La Unión Europea no ha hecho lo suficiente para garantizar que su financiación a la Autoridad Palestina no apoye la incitación a la violencia y las violaciones de los derechos humanos, según un estudio publicado el martes.
“A pesar de la normativa antiterrorista existente, la UE no ha abordado la financiación por parte de la Autoridad Palestina de las familias de los terroristas condenados, así como la cuestión persistente de la incitación al odio y el antisemitismo generalizado en los libros de texto palestinos”, escribieron los investigadores Tommaso Virgili y Paul Stott, autores anteriormente de un informe sobre las redes ocultas de los Hermanos Musulmanes en Europa.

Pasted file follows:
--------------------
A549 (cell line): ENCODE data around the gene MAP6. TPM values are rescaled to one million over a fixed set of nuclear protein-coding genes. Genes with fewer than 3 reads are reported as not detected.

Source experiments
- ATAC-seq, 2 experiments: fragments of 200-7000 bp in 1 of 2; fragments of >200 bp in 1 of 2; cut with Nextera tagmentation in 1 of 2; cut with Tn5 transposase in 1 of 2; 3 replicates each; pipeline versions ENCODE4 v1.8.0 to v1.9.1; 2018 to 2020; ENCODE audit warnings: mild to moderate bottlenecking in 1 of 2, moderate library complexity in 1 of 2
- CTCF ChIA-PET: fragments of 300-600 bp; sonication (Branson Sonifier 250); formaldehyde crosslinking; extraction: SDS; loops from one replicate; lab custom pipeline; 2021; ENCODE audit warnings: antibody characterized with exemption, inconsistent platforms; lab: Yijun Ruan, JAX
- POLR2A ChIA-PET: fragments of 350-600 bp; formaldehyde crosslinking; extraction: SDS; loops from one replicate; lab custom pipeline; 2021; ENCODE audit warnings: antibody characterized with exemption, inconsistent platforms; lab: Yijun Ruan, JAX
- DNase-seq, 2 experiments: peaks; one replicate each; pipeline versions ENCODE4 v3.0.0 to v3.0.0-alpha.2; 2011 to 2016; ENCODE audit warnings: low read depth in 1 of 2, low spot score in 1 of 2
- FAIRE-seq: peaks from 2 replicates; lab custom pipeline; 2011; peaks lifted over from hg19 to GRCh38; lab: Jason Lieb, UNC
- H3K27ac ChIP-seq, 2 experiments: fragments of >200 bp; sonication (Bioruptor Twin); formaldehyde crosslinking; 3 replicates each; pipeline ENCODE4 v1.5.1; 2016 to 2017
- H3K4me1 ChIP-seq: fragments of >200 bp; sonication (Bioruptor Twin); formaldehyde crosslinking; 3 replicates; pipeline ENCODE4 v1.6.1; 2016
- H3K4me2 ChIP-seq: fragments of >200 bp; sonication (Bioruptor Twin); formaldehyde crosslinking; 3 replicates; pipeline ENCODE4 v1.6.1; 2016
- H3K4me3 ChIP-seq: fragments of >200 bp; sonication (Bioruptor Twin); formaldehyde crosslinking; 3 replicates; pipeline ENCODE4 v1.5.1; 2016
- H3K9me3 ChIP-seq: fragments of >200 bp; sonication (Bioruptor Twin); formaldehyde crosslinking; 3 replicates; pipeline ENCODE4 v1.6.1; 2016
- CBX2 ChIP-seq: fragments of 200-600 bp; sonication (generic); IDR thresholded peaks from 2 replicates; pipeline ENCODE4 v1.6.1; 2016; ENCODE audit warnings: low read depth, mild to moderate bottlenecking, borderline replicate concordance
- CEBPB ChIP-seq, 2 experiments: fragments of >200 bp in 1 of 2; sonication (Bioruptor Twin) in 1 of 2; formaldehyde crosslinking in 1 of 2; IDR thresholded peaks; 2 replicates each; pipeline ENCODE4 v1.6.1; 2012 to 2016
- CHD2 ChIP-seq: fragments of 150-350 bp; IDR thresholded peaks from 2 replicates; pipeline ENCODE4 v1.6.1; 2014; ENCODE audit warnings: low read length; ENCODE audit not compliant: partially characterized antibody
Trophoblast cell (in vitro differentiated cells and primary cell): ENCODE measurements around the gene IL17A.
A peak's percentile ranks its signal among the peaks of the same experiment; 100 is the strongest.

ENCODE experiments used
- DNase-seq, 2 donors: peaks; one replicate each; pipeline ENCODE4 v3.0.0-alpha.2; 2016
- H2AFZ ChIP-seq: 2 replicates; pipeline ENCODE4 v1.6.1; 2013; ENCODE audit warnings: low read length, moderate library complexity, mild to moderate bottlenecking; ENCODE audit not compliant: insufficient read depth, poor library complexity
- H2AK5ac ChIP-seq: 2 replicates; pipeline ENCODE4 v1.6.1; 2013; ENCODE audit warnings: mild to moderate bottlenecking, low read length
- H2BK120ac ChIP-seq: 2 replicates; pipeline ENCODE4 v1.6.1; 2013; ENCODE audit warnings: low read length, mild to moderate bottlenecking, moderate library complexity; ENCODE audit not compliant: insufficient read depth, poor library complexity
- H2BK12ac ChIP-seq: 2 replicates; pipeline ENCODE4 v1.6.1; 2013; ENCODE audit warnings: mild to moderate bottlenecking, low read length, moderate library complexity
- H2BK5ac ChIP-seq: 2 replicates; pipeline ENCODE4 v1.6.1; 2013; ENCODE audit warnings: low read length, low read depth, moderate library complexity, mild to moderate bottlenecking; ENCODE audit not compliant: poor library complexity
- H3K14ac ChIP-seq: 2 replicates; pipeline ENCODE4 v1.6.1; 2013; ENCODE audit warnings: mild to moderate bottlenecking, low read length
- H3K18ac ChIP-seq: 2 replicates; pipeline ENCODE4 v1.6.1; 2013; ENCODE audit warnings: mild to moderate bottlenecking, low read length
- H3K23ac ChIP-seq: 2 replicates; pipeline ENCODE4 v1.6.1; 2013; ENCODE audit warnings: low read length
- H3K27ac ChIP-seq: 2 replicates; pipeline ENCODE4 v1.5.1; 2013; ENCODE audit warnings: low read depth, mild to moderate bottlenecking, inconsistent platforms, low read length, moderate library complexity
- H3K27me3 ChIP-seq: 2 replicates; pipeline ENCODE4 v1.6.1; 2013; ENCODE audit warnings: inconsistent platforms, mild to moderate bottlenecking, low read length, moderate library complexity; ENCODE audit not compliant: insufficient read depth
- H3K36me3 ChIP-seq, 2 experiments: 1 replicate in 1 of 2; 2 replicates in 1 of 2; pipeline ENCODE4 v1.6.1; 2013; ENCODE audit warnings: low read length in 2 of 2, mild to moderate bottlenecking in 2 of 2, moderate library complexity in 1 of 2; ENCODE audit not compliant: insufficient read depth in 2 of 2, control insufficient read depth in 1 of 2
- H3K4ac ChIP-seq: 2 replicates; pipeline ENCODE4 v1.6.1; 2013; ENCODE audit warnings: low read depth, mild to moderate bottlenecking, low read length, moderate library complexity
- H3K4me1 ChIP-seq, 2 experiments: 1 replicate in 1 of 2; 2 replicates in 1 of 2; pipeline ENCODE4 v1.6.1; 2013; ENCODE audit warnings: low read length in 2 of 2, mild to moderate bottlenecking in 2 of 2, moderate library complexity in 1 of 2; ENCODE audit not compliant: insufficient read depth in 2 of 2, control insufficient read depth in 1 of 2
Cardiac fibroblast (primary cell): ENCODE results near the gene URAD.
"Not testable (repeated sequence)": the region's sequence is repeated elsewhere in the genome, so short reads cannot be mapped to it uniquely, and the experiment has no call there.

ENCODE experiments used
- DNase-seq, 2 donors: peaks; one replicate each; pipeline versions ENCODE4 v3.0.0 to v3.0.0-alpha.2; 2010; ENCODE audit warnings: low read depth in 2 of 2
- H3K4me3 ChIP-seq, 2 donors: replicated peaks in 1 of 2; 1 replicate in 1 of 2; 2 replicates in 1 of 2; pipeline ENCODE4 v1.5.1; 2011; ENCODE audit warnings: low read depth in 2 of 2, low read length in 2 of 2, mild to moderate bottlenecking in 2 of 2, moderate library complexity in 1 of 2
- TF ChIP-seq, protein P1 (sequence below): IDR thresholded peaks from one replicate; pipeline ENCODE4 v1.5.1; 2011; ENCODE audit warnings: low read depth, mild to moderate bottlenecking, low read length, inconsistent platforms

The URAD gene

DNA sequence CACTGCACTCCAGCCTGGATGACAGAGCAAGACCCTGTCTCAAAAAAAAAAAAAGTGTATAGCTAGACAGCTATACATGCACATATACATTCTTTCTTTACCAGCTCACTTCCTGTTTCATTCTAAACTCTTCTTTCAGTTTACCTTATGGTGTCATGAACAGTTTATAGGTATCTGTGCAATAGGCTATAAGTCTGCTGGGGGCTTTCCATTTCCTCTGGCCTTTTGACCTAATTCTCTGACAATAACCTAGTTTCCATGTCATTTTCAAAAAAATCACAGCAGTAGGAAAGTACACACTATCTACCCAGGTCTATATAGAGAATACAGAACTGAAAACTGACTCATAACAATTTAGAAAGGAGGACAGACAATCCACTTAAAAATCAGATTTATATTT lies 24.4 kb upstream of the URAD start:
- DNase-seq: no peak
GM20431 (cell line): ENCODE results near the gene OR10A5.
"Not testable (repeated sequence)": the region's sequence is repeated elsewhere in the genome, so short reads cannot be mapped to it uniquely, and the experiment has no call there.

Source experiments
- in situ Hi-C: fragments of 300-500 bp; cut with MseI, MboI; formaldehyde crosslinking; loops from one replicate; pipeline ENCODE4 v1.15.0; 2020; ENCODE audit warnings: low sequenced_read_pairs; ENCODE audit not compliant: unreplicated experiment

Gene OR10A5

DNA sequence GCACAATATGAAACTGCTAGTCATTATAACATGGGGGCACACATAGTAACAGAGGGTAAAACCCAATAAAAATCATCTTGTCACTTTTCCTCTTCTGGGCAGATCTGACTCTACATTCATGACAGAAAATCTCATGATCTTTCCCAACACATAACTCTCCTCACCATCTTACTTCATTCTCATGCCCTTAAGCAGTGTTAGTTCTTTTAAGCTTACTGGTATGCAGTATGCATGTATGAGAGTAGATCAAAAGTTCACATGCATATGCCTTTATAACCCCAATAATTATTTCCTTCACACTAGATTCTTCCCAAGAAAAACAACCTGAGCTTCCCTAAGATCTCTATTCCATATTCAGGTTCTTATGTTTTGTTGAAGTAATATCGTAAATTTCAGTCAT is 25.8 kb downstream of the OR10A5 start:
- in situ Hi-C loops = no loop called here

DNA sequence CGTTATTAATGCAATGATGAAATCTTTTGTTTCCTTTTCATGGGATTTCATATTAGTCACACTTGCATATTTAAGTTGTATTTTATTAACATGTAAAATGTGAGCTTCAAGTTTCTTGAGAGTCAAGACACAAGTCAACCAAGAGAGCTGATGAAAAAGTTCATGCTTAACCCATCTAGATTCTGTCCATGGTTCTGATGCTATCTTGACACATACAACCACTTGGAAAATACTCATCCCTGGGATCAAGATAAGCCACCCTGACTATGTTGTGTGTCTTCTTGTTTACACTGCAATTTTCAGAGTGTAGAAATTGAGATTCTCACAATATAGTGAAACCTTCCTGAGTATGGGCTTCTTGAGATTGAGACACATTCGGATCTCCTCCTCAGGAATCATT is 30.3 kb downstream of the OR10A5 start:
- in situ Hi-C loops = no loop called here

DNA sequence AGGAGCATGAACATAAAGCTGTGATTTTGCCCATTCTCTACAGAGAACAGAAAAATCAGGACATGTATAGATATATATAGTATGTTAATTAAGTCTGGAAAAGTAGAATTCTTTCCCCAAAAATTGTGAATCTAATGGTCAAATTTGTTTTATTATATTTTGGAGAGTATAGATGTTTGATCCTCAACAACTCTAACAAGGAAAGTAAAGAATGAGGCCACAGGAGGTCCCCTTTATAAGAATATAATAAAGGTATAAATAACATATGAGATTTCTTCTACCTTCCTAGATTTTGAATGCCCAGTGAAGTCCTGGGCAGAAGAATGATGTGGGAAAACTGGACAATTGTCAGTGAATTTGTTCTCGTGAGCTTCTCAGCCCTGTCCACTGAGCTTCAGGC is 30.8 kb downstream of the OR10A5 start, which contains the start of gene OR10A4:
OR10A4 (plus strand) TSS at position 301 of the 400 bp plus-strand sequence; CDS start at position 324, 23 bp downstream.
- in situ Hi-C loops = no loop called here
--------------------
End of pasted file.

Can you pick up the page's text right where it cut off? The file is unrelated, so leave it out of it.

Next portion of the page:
El estudio fue encargado por B’nai Brith International, una organización judía sin ánimo de lucro que también aboga por Israel en Estados Unidos y en el extranjero. El informe criticaba a la UE por no garantizar la responsabilidad en el sistema educativo de la Autoridad Palestina. Los libros de texto palestinos han sido condenados durante mucho tiempo por los críticos por contener discursos de odio e incitación, incluso por un estudio de la UE de 2021.
Bruselas es el mayor donante individual de la AP y ayuda a pagar los salarios de muchos de sus funcionarios, incluidos los que diseñan los planes de estudio de la AP. También es el segundo mayor donante del UNRWA -que apoya a los refugiados palestinos– enviando más de 157 millones de dólares en ayuda en 2021.
“Durante muchos años, la UE ha sido criticada por no alinear su práctica con los principios con respecto a la Autoridad Palestina y las organizaciones palestinas sin fines de lucro”, dijo el director de B’nai Brith, Alan Schneider, durante un seminario web que inauguró el informe.